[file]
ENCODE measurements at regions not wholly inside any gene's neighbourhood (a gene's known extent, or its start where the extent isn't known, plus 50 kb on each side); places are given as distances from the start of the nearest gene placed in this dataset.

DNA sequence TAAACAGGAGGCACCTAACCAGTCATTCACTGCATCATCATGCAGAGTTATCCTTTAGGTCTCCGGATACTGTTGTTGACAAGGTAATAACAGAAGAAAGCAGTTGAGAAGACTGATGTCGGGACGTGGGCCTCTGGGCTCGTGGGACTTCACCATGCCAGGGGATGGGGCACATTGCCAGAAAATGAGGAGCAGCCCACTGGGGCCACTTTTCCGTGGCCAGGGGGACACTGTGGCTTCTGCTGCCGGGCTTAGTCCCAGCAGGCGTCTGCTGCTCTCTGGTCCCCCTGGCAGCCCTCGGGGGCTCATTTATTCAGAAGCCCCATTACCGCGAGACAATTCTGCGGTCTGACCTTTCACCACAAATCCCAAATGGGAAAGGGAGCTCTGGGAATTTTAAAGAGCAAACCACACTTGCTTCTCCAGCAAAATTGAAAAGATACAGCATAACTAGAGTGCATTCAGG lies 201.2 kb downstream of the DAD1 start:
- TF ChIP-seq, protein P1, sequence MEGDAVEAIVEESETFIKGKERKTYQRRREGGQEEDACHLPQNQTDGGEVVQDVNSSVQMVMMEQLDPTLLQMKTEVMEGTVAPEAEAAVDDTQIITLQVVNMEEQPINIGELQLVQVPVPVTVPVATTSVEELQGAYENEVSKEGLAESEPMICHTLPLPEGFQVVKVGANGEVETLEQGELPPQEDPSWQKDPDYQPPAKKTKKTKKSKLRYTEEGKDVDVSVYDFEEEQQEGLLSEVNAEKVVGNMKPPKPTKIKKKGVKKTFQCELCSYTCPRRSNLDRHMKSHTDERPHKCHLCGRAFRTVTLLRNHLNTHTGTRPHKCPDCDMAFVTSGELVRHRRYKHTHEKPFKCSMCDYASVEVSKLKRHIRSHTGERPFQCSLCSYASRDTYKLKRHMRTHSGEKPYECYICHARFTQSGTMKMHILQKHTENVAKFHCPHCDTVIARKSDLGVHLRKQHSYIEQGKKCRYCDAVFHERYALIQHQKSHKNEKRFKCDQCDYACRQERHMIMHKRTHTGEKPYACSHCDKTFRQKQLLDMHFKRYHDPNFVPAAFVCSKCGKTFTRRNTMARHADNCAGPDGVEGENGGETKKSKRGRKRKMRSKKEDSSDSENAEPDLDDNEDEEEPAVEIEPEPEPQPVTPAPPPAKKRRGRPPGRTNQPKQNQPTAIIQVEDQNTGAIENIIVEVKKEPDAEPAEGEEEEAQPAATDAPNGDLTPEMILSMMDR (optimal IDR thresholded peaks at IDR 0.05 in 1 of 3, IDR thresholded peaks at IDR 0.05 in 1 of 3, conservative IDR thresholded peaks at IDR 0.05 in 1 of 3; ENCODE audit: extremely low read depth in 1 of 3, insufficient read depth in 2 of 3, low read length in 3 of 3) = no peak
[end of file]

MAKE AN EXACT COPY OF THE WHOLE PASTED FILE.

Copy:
ENCODE measurements at regions not wholly inside any gene's neighbourhood (a gene's known extent, or its start where the extent isn't known, plus 50 kb on each side); places are given as distances from the start of the nearest gene placed in this dataset.

DNA sequence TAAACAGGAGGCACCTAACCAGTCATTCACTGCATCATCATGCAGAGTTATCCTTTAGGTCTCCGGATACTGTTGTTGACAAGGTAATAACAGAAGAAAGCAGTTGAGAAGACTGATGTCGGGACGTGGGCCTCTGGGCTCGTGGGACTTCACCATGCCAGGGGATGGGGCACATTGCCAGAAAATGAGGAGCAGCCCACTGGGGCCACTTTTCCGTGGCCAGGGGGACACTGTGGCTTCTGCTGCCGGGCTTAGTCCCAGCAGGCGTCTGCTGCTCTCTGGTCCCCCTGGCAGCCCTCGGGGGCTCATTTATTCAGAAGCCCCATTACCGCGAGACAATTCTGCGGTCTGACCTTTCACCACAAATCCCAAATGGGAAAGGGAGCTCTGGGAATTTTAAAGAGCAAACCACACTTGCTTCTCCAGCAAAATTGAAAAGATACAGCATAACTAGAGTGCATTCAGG lies 201.2 kb downstream of the DAD1 start:
- TF ChIP-seq, protein P1, sequence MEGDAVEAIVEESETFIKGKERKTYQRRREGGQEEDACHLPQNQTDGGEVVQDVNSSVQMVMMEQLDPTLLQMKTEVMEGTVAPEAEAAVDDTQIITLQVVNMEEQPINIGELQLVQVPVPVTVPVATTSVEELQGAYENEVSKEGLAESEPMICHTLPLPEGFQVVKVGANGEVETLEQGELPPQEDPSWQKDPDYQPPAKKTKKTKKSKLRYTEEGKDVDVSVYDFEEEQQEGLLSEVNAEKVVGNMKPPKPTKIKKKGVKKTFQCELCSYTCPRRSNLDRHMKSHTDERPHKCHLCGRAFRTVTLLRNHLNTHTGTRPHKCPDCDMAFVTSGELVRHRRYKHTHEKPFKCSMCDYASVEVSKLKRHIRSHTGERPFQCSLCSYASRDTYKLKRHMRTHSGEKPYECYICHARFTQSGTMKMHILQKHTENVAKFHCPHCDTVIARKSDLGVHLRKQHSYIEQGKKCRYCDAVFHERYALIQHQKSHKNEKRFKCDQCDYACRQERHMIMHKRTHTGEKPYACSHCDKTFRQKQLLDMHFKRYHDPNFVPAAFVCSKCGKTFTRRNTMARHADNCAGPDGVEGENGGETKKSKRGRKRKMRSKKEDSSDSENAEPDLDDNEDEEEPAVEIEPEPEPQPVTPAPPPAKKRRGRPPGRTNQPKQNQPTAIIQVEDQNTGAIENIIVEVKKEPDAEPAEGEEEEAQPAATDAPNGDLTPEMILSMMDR (optimal IDR thresholded peaks at IDR 0.05 in 1 of 3, IDR thresholded peaks at IDR 0.05 in 1 of 3, conservative IDR thresholded peaks at IDR 0.05 in 1 of 3; ENCODE audit: extremely low read depth in 1 of 3, insufficient read depth in 2 of 3, low read length in 3 of 3) = no peak